The Story of A Three-Day Pass depicts three days in the life of a black American solider named Turner (Harry Baird) on leave in France and the resulting after-effects of his trip. Turner, a tall handsome man who cuts a fine figure in a slim fitting suit as he strolls through the streets of Paris, isn’t as suave as he’d like to be and his cool exterior masks a gentle and insecure nature. He talks to himself obsessively, enjoys cracking jokes and defies racial stereotypes by not being a particularly good dancer. His lucid daydreams, which are creatively depicted on screen, consist of old-fashioned amorous fantasies where he plays the role of a smitten Romeo opposite his imaginary Juliet.
At a swinging Parisian nightclub he eventually meets a cute French shop girl named Miriam (Nicole Berger) and their awkward encounter quickly develops into a genuine romance that seems to bring out the best in them both. They’re communication is hampered by Turner’s inability to speak French and Miriam’s limited English skills but they overcome this obstacle and make plans to visit the seaside together. While there, the couple spends their time near the ocean behaving like two love-struck youths but their idyllic weekend is shattered by a series of unfortunate events including a violent encounter with a Spanish troubadour and the arrival of Turner’s fellow soldiers.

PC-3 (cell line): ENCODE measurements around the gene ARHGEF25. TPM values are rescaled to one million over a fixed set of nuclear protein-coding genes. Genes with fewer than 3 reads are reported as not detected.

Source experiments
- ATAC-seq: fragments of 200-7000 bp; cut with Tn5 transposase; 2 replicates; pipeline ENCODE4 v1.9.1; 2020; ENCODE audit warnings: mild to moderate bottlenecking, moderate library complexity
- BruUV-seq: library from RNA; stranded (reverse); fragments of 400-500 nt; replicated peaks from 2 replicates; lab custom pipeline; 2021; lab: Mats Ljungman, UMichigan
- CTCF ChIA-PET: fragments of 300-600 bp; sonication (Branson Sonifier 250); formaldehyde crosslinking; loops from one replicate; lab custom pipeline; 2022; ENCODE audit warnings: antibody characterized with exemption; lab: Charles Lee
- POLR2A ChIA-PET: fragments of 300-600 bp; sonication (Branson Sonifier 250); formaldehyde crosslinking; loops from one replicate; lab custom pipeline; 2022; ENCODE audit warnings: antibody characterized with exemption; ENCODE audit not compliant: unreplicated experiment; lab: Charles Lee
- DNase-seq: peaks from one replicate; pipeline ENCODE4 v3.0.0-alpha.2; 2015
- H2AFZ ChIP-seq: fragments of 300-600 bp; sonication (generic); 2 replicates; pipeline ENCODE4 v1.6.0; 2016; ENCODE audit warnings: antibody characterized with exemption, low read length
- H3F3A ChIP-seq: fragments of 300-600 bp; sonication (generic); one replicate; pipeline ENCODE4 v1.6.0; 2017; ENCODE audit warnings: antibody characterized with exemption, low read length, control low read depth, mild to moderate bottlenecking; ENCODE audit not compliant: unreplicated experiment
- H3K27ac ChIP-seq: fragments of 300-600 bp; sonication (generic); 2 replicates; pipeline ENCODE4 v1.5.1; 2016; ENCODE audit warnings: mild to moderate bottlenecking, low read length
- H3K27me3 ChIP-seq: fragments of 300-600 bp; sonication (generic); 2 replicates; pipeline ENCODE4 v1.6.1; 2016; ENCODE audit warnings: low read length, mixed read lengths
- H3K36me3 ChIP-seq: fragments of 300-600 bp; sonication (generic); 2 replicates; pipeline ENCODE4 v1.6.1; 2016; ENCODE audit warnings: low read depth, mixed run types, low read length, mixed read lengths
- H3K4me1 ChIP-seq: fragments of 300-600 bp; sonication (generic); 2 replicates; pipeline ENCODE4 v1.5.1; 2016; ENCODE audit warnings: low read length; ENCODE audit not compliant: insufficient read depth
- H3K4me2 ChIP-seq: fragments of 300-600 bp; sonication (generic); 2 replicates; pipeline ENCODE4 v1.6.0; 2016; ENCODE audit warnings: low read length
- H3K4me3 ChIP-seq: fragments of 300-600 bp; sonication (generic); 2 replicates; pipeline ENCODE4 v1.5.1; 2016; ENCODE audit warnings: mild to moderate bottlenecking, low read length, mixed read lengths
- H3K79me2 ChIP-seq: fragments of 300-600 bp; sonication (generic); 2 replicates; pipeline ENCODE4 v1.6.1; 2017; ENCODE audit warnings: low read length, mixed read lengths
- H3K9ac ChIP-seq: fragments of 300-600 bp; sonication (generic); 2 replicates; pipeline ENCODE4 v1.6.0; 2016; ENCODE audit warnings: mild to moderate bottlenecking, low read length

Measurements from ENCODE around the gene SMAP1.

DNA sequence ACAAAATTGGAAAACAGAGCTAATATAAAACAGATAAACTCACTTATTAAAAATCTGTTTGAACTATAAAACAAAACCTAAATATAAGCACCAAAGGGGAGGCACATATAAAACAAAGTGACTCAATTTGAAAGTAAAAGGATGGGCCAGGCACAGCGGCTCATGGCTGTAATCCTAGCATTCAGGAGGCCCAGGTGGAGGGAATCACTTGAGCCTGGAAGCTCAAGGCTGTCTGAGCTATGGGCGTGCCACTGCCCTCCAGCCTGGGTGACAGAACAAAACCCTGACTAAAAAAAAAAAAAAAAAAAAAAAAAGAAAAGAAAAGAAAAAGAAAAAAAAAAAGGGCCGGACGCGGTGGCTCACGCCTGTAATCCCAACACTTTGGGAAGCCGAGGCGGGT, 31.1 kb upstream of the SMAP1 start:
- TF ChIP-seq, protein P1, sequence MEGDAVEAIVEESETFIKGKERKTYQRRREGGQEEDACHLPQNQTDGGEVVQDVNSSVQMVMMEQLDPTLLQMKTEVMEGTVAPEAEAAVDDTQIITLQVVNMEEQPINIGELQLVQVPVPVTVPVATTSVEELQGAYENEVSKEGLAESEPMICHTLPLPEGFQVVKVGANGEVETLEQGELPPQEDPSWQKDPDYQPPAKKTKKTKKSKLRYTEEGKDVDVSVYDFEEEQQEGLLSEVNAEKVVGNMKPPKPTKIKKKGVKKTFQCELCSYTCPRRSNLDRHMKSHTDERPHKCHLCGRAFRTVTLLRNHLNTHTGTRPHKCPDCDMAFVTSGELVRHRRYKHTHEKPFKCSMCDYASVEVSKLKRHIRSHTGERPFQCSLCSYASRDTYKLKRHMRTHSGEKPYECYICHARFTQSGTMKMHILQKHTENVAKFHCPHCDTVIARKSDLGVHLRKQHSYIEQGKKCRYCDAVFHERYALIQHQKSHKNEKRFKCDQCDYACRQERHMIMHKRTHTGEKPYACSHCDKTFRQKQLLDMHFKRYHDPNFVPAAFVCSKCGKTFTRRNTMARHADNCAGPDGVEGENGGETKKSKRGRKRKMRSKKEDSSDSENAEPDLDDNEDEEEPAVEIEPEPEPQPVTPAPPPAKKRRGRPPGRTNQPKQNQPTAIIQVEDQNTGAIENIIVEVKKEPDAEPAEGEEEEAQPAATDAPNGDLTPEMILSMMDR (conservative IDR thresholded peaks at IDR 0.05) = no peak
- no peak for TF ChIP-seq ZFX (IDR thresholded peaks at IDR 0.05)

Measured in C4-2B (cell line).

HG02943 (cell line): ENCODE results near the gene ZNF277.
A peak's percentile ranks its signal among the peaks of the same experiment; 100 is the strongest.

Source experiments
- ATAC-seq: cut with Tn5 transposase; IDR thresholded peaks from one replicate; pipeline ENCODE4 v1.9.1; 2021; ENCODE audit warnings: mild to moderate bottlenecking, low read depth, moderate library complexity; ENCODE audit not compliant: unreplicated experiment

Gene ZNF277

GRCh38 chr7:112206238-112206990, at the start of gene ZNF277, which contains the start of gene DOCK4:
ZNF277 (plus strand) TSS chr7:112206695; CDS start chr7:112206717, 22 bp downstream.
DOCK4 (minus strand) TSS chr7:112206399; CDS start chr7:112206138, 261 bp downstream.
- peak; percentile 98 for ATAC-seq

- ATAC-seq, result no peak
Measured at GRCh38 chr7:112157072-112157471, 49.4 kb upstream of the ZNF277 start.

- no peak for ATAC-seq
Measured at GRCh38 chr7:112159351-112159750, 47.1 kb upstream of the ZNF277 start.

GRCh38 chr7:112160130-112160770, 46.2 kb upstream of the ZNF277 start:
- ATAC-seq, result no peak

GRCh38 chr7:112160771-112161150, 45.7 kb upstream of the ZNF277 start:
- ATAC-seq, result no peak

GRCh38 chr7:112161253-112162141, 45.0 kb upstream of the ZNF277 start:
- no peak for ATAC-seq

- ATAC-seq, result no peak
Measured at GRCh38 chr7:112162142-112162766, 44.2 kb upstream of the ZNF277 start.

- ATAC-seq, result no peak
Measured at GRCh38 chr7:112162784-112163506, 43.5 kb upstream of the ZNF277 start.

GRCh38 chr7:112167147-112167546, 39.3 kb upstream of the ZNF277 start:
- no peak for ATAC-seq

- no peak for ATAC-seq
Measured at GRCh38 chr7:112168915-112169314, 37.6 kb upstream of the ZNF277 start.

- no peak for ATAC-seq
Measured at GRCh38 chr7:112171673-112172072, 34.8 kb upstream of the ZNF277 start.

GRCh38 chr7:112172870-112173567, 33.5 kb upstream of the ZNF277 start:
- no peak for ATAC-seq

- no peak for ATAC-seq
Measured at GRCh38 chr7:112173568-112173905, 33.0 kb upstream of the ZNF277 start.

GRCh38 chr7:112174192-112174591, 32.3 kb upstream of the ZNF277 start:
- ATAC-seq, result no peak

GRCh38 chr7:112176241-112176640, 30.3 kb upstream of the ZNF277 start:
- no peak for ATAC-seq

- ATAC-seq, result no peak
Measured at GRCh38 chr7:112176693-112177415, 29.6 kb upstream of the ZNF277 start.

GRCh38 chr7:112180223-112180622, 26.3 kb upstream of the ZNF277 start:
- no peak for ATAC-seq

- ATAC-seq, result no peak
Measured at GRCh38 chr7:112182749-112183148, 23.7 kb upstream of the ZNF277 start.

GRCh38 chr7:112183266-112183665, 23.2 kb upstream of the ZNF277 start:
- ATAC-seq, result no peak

Through it this we also catch glimpses into Miriam’s conflicted mind. She clearly has feelings for Turner but she’s also a product of the times and her imagination runs wild with racist images of “jungle savages” who ravish “white women.” This is compounded by Turner’s own insecurities as he tries to stake out his independence in an unwelcoming white man’s world. The couple is looking for permission to live, love and laugh but society is not prepared to give it to them and their promising romance suffers the consequences.
“The simple context of a love affair is not really the subject of this film—it is really a sentimental comedy in which racial problems are treated with the subtlety and wry humor one might expect from a black writer-director. Van Peebles understands the attitudes of the expatriate African American as well as the objective wisdom of the French heroine, and the fluctuations between dream and reality are very much a part of contemporary life, with its painful contretemps, its bewildering disillusionments”
— Critic Albert Johnson on The Story of A Three-Day Pass